A place of sanctuary

A captive bear before transportation to WSPA's Romanian sanctuary

A captive bear before transportation to WSPA's Romanian sanctuary

Alongside a large wild bear population, Romania is also home to captive bears used as tourist attractions in restaurants, on roadsides and in private zoos.

Caged in cramped and unnatural surroundings, with poor nutrition, the illegally-held bears endure miserable lives.

Romania’s animal welfare concerns also include bears living in outdated zoos which have failed to meet EU regulations.

Although Romanian law protects bears from abusive and poor environments, with no place for authorities to house confiscated bears, the law has not been enforced.

A safe place for today

Bears held in captivity for long periods may be ill-equipped to survive in the wild. However they can experience a vastly improved quality of life in large, enclosed forested areas.

WSPA is working with member society Milioane de Prieteni (MP) to create a sanctuary for Romania’s captive bears, consisting of several large woodland enclosures with additional quarantine and veterinary areas.

It will:

  • Enable bears being held in illegal or poor captive conditions to be confiscated and receive long-term care.
  • Transform the lives of bears from abusive or inappropriate surroundings, allowing them to display natural behaviour.
  • Help eradicate the capture and subsequent cruel exploitation of bears in Romania, by empowering the Government to enforce the law.
  • In future, look at developing a rehabilitation and release programme for cubs brought into the sanctuary, enabling orphaned bear cubs to return to the wild.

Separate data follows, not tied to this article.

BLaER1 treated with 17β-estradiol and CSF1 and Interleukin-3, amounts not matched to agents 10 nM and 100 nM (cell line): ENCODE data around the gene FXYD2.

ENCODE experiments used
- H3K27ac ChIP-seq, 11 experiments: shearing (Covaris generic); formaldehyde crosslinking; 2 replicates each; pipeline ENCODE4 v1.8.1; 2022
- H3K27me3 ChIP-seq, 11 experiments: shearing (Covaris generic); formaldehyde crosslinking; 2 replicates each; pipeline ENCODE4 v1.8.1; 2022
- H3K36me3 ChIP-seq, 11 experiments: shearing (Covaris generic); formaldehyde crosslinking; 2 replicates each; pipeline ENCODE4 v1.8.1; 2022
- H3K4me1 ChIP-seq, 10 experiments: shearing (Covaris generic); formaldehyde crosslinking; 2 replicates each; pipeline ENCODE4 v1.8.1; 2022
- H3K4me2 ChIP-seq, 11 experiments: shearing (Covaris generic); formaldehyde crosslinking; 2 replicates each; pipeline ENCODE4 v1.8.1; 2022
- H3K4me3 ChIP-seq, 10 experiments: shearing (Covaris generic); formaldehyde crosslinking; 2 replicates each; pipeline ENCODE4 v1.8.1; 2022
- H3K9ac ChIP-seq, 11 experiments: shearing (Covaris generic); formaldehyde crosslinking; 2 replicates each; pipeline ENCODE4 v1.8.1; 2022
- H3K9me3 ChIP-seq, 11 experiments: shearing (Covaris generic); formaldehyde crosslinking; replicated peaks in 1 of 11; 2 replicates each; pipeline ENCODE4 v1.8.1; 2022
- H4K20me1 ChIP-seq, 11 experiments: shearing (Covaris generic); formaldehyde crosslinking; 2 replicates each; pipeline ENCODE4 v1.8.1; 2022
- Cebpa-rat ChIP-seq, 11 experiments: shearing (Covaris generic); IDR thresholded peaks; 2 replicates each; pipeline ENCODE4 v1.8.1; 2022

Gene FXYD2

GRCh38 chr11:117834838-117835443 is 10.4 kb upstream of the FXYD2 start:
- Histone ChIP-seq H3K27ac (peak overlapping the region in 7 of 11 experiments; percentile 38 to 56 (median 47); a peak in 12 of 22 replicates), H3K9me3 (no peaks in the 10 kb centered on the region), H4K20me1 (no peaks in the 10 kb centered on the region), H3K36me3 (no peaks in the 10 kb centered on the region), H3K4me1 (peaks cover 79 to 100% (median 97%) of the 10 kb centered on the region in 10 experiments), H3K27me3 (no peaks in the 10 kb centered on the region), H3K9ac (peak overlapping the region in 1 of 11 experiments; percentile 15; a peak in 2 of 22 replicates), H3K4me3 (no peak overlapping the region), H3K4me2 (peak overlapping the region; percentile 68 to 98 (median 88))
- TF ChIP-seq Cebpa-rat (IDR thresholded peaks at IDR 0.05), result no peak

We have rescued and placed over 60 bears in the sanctuary to date, with plans to move in another 30 from poor or illegal conditions.

Read the stories of two special sanctuary residents >>

Safeguarding bears tomorrow

A brown bear in WSPA's Romanian sanctuary

A brown bear in WSPA's Romanian sanctuary

© WSPA

The sanctuary site will include an education centre for local people, school children and tourists. Visitors will be able to view the bears from platforms at a distance from the fenced enclosures While the bears have the freedom to roam throughout the forested areas.

The education centre is a vital part of this project and of safeguarding the wild bear population. It will:

  • Improve public awareness and change attitudes and behaviour towards bears, reducing bear–human conflict.
  • Help to raise the profile of animal welfare throughout Eastern Europe.
  • Enable the sanctuary to become self sufficient through visitor entrance fees.
  • Provide a venue for national and international wildlife meetings on the protection of wildlife in Europe.


You can help raise the status of animal welfare as an international issue by signing our petition for a Universal Declaration on Animal Welfare


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